Azur Lane: Crosswave is unremarkable as a battle experience, but it is a well-realized piece of fan service for fans of Azur Lane, which, on balance, might be the more important thing.
The narrative isn’t particularly complex: Azur Lane‘s world has four competing nations: The Eagle Union, Iron Blood, Royal Navy, and Sakura Empire, all patterned after a belligerent of World War II. The nations maintain a peaceful but friendly tension between them, as they face a threat from a mysterious fifth faction: The Sirens. Key to their defenses are the Kansen, female androids wielding special weaponry and channeling the spirits of historical warships. When a battle with the Sirens leaves a number of physics-defying glowing cubes scattered about Sakura Empire territory, the nations call together a “joint operation” to collect and research the mysterious new resources.
It’s a fairly thin excuse to get a ton of characters together and interact, and it does the work: Azur Lane: Crosswave features 29 playable Kansen from all four factions, with 35 more selectable as “support” units in battle, with more still planned via downloadable add-on. Of course, given that Azur Lane‘s roster of Kansen is more than four hundred strong at this point, a good many girls aren’t included. Further, the narrative focus on Sakura Empire characters, led by Suruga and Shimakaze, results in a somewhat unbalanced roster in their favor, with the German-based Kansen of the Iron Blood getting a paltry three playable characters at launch (Prinz Eugen, Z23, and Bismarck). That said, many of the fan favorites, like Eagle Union’s Enterprise, the Royal Navy’s Hood, and more do appear in the game.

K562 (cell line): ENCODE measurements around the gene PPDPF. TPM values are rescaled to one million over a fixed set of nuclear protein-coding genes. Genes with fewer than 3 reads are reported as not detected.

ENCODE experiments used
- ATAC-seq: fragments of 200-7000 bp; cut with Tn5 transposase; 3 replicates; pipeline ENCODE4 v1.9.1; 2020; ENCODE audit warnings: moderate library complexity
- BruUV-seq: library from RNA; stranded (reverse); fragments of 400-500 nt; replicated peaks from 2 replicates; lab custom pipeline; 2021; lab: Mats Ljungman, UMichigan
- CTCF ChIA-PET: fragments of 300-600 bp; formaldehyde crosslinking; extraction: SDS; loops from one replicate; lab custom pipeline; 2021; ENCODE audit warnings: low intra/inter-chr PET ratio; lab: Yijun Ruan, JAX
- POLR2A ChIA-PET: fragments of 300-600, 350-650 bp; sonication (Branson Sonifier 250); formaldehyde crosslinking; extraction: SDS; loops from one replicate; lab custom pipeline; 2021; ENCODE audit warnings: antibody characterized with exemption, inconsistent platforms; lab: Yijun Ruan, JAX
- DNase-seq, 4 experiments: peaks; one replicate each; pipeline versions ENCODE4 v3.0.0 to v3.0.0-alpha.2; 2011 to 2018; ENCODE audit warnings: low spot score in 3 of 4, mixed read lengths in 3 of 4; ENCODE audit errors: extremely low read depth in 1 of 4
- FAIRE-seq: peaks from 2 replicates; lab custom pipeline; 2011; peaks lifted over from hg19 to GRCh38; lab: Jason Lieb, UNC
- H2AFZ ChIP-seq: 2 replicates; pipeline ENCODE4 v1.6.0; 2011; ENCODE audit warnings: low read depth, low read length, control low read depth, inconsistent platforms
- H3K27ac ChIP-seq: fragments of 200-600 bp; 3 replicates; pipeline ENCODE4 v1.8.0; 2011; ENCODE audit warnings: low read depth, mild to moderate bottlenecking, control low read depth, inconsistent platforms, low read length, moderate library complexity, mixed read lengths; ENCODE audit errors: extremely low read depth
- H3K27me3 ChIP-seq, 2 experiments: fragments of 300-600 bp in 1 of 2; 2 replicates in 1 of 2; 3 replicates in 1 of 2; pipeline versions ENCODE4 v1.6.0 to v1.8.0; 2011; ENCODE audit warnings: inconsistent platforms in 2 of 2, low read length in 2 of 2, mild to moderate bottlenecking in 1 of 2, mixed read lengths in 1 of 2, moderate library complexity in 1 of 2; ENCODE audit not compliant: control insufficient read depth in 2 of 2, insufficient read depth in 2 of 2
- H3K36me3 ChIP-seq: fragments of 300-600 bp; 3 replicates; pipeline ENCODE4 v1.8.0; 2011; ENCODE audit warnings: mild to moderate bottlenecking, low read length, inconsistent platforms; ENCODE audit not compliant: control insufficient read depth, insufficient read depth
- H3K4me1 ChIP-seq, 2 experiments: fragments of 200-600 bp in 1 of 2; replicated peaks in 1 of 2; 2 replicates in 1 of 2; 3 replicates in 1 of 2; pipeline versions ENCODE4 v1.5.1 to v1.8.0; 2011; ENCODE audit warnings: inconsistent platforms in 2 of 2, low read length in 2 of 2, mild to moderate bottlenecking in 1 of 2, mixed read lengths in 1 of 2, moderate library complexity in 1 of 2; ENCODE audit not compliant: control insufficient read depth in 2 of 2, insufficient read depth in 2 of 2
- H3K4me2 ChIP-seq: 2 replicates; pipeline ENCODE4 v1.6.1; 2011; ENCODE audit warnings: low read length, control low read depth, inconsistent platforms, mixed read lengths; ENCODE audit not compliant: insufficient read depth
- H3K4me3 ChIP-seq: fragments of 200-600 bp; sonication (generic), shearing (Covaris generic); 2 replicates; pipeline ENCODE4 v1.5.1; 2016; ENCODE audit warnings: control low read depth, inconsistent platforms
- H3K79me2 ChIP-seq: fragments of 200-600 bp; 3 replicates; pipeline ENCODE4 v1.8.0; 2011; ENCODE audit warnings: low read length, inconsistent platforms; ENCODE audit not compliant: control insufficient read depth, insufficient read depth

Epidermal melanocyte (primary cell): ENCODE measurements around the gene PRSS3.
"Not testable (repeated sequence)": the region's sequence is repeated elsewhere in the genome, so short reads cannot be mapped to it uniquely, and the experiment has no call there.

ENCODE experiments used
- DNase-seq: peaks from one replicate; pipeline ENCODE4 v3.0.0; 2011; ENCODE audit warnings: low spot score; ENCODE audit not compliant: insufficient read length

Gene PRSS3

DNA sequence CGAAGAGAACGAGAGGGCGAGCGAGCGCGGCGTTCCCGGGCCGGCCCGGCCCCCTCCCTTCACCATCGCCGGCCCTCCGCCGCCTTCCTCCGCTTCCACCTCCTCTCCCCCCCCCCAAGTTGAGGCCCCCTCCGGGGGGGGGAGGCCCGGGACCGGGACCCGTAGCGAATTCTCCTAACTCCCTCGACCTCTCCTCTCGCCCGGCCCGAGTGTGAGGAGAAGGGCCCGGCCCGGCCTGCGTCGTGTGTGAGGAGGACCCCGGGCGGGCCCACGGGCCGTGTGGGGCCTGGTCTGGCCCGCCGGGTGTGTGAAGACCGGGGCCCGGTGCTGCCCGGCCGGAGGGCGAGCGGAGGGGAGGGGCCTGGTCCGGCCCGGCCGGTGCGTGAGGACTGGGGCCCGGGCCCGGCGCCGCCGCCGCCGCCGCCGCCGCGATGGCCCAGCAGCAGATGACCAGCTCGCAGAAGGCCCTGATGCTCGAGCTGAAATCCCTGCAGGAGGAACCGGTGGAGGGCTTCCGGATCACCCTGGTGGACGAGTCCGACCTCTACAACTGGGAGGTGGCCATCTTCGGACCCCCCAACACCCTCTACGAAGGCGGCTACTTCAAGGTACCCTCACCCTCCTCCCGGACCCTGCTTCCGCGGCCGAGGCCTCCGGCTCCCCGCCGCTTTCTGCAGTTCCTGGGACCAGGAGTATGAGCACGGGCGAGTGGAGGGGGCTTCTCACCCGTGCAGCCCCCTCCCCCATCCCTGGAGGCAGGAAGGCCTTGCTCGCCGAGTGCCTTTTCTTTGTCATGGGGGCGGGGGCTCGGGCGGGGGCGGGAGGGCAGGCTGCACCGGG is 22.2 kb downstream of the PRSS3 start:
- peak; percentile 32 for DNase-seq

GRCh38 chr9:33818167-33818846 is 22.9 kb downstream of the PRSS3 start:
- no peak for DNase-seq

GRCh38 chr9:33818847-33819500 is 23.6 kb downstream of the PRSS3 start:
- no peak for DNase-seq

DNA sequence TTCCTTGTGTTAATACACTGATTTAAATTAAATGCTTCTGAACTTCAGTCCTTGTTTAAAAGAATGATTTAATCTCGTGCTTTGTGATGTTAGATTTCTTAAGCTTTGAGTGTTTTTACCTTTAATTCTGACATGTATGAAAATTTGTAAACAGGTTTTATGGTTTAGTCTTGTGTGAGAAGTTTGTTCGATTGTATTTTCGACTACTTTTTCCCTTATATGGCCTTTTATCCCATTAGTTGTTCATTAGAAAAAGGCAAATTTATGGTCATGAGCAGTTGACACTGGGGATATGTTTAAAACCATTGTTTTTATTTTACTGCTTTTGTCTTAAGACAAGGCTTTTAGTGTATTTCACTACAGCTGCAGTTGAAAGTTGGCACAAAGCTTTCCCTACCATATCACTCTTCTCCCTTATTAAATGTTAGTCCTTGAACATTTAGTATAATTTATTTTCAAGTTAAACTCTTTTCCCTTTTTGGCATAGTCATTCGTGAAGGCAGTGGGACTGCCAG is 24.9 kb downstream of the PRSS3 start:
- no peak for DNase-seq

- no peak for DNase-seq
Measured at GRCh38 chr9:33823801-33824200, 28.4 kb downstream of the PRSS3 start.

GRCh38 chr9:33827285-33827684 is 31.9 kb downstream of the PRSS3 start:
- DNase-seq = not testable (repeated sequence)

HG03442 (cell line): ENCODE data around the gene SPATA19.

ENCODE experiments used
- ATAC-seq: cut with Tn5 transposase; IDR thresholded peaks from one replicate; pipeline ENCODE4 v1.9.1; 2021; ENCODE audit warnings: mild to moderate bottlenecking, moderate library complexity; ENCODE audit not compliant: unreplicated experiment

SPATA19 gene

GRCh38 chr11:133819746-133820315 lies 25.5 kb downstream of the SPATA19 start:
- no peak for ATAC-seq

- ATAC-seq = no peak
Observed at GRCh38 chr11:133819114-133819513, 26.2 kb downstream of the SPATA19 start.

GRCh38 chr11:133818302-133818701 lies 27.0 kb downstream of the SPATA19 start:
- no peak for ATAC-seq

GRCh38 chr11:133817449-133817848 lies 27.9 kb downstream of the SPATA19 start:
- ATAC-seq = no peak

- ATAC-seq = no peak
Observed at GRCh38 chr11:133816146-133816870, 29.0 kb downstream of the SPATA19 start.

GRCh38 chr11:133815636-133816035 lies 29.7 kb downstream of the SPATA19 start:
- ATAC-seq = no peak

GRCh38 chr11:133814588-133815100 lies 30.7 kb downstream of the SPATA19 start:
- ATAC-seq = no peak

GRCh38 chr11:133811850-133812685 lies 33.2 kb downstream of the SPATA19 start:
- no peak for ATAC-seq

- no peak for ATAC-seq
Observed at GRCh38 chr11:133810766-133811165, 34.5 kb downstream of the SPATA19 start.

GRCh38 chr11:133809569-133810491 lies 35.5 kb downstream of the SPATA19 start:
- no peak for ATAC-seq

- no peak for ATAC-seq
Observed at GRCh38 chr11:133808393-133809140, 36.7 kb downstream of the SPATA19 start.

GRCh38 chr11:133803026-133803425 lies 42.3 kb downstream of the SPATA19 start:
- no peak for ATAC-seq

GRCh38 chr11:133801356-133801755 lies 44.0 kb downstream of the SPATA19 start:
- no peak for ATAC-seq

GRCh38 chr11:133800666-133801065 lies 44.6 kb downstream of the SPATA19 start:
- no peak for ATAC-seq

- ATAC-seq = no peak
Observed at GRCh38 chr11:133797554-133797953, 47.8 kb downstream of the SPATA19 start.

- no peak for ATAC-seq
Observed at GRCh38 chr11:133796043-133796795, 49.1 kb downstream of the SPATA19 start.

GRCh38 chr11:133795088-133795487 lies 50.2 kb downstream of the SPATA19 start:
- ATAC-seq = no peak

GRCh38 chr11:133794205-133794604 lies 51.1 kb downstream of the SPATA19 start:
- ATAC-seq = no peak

Better still, all the Kansen included have full voice acting, and the outfits they practically spill out of are rendered in high resolution. It’s a pleasant game to look at, provided you can overlook the fact that Azur Lane‘s character design sensibilities have always trended towards “unsettlingly horny.”
The writing also comes through, adding plenty of opportunities for every character’s personality to shine through via a boatload of conversation scenes and events. The topics range from discussions of the main plot and cryptic hints at the darker aspects of Azur Lane‘s world-building to just shooting the breeze about sweets. Players that like to explore fanfiction-like “shipping dynamics” will find plenty of fodder as several pairs of characters with long histories in the main game find the time to have heart-to-hearts and work out their beefs.
I mentioned earlier that Azur Lane: Crosswave was like other licensed anime games, but perhaps the game it’s most like along that diverse spectrum is an entry from the Neptunia franchise. The focus on characters just interacting, and weighting the content far in favor of that, even at the expense of regular gameplay and narrative cohesion, will strike a familiar chord if you’re an experienced Nep-Nepper. In fact, that Neptune herself is playable in-game via a free add-on, and the Neptunia girls were recently added to the core mobile game last year.
In the end, that’s the real draw of Azur Lane: Crosswave, rather than its gameplay, which is more of a formality. As such, your reaction to it will likely depend on how receptive you are to Azur Lane itself. Existing fans and open-minded lovers of cute anime girls gabbing will find much to dive deep into, but everyone else is probably better off taking some shore leave.
[This review is based on a retail build of the game provided by the publisher.]